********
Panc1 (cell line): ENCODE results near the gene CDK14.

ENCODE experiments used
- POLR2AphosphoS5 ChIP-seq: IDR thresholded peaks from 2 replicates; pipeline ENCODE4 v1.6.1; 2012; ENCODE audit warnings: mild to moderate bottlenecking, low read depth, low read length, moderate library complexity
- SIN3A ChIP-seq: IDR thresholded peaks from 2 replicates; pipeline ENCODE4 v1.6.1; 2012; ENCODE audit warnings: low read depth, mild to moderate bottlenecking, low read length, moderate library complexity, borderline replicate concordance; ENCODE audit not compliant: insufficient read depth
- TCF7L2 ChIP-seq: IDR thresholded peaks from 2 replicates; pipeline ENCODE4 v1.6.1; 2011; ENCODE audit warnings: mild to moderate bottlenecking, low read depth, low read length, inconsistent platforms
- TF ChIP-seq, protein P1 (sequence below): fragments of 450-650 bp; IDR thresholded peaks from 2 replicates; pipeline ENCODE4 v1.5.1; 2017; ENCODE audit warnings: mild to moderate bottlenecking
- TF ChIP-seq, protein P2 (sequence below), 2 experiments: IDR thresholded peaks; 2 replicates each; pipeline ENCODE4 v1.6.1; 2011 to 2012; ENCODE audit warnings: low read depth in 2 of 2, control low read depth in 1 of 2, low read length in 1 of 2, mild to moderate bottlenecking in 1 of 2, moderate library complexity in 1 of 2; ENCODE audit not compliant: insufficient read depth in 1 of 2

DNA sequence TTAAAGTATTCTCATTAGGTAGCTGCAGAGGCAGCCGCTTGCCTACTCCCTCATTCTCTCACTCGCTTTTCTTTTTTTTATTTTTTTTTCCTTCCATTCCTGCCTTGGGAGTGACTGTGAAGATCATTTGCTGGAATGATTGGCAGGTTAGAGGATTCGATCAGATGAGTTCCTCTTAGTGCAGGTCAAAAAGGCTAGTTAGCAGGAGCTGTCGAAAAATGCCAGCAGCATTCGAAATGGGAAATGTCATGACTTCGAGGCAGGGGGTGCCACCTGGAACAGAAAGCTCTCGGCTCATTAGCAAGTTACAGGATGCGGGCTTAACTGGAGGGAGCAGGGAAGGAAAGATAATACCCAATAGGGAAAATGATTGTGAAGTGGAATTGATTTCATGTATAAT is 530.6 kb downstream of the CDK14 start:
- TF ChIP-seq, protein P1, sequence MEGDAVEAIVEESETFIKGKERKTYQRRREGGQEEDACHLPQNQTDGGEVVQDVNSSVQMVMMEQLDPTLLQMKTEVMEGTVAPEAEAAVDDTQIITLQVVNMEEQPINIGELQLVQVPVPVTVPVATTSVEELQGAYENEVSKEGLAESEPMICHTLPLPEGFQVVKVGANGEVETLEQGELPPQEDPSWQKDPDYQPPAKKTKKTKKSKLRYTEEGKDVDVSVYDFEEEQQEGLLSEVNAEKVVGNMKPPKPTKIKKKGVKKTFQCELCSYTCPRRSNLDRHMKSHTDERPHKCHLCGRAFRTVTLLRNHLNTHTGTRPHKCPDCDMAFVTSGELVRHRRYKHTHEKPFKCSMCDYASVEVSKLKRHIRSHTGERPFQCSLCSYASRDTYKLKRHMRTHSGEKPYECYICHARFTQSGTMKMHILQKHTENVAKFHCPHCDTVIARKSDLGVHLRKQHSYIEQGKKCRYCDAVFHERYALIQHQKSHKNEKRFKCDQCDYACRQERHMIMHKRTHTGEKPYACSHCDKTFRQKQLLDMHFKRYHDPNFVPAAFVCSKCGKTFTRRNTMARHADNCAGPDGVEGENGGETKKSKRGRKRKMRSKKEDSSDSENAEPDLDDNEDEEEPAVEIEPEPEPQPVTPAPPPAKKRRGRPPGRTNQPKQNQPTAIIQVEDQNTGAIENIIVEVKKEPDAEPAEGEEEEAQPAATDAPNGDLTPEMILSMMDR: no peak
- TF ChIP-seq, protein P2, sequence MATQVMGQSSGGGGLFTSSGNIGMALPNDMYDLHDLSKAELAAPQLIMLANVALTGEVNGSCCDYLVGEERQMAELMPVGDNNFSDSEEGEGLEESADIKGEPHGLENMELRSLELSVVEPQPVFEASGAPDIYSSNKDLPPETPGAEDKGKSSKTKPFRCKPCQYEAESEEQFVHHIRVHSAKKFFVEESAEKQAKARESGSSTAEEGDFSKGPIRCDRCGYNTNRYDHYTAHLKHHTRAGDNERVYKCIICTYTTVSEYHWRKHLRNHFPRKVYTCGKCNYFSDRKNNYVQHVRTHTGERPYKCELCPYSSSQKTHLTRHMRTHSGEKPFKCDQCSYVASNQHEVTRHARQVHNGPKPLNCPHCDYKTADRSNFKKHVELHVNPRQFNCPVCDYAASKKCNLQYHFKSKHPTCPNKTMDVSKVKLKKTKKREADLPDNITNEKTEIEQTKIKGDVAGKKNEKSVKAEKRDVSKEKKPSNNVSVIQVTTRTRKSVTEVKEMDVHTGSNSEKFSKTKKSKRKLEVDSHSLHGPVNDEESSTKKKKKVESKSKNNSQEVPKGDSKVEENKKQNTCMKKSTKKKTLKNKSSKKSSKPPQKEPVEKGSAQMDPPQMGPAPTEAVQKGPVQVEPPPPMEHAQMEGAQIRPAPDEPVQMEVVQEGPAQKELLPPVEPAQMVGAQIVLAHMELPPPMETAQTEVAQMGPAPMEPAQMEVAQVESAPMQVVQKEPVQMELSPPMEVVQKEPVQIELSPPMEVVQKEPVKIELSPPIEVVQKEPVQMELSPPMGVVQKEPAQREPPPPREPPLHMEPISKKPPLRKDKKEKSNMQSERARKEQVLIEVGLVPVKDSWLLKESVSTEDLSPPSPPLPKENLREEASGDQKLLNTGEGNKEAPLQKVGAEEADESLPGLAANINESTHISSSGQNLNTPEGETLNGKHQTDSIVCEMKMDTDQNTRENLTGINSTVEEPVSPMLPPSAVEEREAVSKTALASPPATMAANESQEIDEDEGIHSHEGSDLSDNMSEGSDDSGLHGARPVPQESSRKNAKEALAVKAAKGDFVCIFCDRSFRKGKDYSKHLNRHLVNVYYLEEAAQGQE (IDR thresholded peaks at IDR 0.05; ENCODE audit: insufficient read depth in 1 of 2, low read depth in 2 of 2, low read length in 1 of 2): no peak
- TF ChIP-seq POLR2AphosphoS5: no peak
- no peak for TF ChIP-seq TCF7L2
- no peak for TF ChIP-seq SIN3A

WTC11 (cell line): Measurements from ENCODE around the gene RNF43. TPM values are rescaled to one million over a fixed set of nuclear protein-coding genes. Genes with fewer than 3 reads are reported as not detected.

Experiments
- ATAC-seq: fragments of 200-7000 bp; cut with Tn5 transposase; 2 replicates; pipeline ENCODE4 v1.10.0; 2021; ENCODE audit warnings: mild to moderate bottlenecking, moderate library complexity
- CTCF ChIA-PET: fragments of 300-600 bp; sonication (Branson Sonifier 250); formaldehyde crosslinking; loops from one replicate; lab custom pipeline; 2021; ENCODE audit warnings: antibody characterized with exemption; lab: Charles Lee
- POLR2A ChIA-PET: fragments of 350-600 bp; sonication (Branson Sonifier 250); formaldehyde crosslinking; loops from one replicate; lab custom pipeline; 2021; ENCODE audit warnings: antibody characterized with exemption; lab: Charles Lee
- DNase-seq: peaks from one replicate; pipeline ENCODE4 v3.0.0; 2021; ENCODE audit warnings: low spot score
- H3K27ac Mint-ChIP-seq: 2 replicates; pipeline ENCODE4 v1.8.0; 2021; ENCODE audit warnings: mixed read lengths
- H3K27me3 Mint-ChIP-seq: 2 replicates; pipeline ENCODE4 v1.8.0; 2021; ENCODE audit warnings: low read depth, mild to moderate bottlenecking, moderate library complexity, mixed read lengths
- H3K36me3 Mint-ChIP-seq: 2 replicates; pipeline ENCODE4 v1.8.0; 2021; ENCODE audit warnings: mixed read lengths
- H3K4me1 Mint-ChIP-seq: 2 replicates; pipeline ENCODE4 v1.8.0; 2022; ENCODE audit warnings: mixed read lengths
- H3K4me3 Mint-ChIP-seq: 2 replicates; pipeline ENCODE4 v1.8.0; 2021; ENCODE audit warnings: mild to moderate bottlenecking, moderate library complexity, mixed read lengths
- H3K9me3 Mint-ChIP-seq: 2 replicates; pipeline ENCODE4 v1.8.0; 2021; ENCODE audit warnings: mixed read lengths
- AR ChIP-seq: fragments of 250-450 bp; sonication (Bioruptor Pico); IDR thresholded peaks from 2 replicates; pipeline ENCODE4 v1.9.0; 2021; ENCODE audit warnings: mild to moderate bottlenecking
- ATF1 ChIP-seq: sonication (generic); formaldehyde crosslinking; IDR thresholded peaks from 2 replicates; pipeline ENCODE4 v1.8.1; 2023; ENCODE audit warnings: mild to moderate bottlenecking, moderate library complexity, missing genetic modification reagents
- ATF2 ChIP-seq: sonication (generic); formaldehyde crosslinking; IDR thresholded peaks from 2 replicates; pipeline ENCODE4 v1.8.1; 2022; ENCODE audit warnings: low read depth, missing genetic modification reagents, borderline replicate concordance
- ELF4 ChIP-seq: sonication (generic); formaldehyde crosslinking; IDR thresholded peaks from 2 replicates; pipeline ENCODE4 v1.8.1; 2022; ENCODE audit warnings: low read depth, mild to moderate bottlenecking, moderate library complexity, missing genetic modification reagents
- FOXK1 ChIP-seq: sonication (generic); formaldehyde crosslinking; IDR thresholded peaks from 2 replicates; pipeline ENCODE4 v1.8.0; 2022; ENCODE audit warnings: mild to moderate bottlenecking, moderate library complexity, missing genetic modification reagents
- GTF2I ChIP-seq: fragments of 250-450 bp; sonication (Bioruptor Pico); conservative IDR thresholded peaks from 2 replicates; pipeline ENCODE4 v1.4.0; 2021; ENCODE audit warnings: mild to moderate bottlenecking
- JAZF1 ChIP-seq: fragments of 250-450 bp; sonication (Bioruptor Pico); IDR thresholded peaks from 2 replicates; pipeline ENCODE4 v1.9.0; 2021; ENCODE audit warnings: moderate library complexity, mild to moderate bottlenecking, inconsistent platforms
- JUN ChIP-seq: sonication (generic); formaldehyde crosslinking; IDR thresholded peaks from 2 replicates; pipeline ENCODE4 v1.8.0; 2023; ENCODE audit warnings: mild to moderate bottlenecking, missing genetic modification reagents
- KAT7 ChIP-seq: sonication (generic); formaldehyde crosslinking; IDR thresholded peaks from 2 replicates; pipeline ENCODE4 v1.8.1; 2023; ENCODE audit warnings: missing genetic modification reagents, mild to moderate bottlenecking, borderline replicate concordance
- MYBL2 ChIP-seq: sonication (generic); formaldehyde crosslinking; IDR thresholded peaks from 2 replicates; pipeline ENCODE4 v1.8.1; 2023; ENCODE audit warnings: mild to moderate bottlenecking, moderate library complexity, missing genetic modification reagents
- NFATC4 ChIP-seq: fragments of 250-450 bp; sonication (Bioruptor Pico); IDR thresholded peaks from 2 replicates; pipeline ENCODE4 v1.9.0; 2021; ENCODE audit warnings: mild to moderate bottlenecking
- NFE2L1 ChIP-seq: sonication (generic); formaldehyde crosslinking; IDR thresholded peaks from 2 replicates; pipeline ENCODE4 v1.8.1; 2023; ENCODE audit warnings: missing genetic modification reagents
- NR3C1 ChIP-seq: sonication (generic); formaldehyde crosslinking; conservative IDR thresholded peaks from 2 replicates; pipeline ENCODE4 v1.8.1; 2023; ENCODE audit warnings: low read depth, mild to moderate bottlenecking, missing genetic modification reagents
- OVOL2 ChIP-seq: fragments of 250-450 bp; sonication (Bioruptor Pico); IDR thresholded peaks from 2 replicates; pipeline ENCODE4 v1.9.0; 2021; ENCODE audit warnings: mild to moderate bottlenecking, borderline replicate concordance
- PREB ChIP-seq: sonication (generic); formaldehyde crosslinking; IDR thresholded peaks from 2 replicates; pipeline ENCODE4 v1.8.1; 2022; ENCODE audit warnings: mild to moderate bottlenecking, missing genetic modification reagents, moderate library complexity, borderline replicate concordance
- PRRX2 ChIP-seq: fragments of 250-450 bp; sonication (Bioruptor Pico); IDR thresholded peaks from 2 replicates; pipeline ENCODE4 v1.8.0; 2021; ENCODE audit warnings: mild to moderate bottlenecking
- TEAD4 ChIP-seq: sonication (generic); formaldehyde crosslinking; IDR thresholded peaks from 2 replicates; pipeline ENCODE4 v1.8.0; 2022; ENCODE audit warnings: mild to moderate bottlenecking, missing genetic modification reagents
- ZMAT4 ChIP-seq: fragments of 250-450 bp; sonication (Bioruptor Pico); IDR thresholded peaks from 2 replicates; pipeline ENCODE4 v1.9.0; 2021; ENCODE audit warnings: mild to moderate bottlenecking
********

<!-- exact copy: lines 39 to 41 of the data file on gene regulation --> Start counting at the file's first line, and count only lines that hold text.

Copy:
- OVOL2 ChIP-seq: fragments of 250-450 bp; sonication (Bioruptor Pico); IDR thresholded peaks from 2 replicates; pipeline ENCODE4 v1.9.0; 2021; ENCODE audit warnings: mild to moderate bottlenecking, borderline replicate concordance
- PREB ChIP-seq: sonication (generic); formaldehyde crosslinking; IDR thresholded peaks from 2 replicates; pipeline ENCODE4 v1.8.1; 2022; ENCODE audit warnings: mild to moderate bottlenecking, missing genetic modification reagents, moderate library complexity, borderline replicate concordance
- PRRX2 ChIP-seq: fragments of 250-450 bp; sonication (Bioruptor Pico); IDR thresholded peaks from 2 replicates; pipeline ENCODE4 v1.8.0; 2021; ENCODE audit warnings: mild to moderate bottlenecking